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Under the South African rainbow

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TO Rainbow Scars1

RAINBOW TRIO: Kertrice Maitisa, centre, stars alongside Mbulelo Grootboom, left, and Terry Norton in Mike van Graans Rainbow Scars.

Kertrice Maitisa may have a peculiar name but it’s fitting since nothing about the young actress is run-of-the-mill. Having been named after the daughter of a singer her father liked, Maitisa stars along-side Terry Norton and Mbulelo Grootboom in the premiere of Mike van Graan’s new play, Rainbow Scars. In this play directed by Lara Bye that runs alongside Brothers in Blood as a Van Graan double bill at the Artscape Theatre this month, Maitisa plays an interesting character called Lindiwe Robinson.

Set in 1994, it sees young Robinson orphaned in the new South Africa and adopted by Ellen Robinson (Norton). But it’s not all rainbow nations and butterflies when, in 2012, Lindiwe’s world is rocked to the core through a situation that forces her and her adopted mother to face the realities of life as a born-free. Will the situation create a divide between mother and child or will they survive it?

Race relations weren’t the first thing that popped into Maitisa’s mind when she received the Rainbow Scars script. “I read two pages of the script,” says the 19-year-old Afda Cape Town student, “and I thought this girl sounds cool and quirky. I knew she was adopted but I didn’t know she didn’t even know how to speak vernac. I’ve never played a character that was so similar to yet so different from me.”

“Lindiwe is 17 years old and goes to a girls high school,” says Maitisa. “She’s feisty and fiercely independent. She also doesn’t speak any vernacular language so she’s fully ‘coconut’.”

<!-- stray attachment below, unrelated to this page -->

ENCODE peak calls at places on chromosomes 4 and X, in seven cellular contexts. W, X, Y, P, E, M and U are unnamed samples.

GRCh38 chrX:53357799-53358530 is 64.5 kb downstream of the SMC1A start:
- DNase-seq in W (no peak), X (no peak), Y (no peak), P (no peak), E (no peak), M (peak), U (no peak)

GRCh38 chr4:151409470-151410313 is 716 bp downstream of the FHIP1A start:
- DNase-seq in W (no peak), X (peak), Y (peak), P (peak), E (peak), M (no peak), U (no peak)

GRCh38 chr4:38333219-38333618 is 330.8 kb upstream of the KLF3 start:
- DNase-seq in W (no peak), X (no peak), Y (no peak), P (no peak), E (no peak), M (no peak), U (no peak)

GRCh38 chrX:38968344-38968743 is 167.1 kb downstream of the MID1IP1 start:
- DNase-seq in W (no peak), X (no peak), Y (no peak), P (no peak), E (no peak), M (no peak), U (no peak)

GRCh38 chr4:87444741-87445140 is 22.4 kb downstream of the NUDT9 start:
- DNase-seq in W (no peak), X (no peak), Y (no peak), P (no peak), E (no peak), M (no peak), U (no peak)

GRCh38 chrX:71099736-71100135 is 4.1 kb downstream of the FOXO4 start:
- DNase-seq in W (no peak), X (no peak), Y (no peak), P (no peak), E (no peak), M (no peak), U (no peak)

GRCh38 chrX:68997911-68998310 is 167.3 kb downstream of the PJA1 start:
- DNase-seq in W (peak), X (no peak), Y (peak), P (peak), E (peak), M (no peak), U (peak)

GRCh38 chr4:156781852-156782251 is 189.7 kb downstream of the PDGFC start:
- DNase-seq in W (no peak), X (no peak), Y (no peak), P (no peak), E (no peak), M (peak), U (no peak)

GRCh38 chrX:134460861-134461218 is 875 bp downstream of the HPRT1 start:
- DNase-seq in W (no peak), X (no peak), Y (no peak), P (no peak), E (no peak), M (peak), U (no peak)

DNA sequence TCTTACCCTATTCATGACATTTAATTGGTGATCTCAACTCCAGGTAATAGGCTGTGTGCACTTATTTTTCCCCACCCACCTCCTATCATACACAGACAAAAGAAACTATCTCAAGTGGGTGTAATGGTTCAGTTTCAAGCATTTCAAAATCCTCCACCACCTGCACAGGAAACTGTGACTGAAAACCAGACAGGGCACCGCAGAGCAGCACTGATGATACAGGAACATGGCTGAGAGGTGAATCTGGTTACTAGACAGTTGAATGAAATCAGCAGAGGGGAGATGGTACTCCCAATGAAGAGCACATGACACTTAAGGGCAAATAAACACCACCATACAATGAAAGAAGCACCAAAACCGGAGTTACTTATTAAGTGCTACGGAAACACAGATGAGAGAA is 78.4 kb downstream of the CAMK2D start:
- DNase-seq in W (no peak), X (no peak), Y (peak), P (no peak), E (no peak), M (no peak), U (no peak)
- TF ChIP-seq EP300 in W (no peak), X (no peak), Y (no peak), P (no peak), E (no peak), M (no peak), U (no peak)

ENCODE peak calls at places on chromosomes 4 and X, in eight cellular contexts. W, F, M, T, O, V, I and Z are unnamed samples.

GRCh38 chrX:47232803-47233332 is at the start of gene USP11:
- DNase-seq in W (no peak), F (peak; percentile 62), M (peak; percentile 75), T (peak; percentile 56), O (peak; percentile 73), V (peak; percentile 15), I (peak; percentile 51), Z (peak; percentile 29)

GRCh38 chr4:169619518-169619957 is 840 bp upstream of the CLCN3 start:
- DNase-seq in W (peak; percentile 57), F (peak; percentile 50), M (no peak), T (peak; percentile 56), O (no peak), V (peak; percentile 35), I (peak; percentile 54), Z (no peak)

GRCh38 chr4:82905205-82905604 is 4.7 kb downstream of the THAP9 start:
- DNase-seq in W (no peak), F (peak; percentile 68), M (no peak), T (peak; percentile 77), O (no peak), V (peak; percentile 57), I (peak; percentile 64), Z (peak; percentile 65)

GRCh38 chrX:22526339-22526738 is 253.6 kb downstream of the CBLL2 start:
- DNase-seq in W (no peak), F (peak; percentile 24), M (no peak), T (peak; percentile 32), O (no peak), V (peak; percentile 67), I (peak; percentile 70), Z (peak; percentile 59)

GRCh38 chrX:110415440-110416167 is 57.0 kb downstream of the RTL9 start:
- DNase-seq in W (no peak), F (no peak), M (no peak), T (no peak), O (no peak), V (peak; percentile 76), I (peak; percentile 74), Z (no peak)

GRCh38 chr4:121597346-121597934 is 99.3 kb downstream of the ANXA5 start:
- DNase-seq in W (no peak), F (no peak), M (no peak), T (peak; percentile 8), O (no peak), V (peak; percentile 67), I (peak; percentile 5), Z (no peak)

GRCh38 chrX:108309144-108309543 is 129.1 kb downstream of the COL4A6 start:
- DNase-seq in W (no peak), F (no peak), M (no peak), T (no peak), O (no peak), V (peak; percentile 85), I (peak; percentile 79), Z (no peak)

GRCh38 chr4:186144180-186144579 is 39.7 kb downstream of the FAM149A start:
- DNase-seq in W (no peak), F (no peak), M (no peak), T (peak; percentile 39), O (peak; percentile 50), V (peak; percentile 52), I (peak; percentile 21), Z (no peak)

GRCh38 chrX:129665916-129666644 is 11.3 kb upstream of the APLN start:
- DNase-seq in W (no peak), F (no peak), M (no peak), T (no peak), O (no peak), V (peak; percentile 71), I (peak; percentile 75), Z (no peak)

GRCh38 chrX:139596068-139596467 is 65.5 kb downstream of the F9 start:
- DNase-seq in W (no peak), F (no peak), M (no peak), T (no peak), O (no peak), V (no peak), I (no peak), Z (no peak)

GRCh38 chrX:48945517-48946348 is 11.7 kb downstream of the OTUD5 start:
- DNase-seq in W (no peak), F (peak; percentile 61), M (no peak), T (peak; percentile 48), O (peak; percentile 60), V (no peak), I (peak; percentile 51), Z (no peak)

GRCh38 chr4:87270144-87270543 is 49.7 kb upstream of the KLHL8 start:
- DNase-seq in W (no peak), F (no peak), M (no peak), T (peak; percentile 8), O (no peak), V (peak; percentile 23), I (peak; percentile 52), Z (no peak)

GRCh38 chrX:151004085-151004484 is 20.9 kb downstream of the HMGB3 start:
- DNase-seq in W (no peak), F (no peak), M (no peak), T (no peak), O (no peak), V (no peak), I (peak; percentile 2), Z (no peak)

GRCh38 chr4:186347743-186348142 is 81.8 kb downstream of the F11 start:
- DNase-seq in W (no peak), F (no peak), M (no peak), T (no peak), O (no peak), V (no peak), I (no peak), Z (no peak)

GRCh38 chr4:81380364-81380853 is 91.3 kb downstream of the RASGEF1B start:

Maitisa, a lover of theatre over television or film (both of which she’s worked in), sounds empathetic to Lindiwe’s life. In 2000, after her father received a job offer, the Maitisas relocated from South Africa to Germany and lived there for four years. It’s also where her 10-year-old sister was born.

“I’m Sotho so I know how to speak it,” she says, “but I went to Model C schools and attended school overseas so there are moments when Lindiwe is called a coconut that I can relate to. In Germany the school I went to taught an American curriculum which meant they didn’t even teach us about Hitler in history. I didn’t really know about Afrikaans or much about apartheid. I knew about Mandela but my parents didn’t really talk about apartheid. It was only much later, in high school, that I started to learn about apartheid.

“I was so oblivious to a person not being able to speak proper English that there were always people trying to make you feel bad,” she continues, “but you can’t throw abuse back at someone who is throwing abuse at you. Then you stoop to their level. So the way I grew up is the way I’ve always known, so I can’t say I wish it was different because I don’t know what I missed out on.”

What Maitisa does know is how to research a character. She reached out to Siphokuhle Mathe, on whom Lindiwe is based, and “I asked her what that was like, if she ever felt excluded because she lived with a white family”, says Maitisa, “I’m in touch with my Pretoria family a lot and I grew up in the township so I know what that’s like, but Lindiwe doesn’t.”

Through this play, Maitisa hopes that people from older generations understand and the younger ones can relate to Lindiwe if they were ever called coconuts or oreos or cheeseboys or cheesegirls.

“Lara (Bye) is a cool, chilled-out director but she’s open to doing things in an unconventional way. Terry Norton has become like my real mom, not just a mom on stage, and the relationship all of us in the play have has become close, so the play is different, even in the way we’ve stylised it and the way we choose to play it.”

• Rainbow Scars runs at the Arena at the Artscape Theatre from today until May 11. Tickets R85/R60 on Tuesdays and Sundays. Book at Computicket.

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